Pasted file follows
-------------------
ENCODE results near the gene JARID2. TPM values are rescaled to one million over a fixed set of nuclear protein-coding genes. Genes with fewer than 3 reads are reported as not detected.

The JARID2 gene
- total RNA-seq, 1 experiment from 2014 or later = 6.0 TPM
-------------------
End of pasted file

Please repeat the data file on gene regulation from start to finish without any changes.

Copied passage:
ENCODE results near the gene JARID2. TPM values are rescaled to one million over a fixed set of nuclear protein-coding genes. Genes with fewer than 3 reads are reported as not detected.

The JARID2 gene
- total RNA-seq, 1 experiment from 2014 or later = 6.0 TPM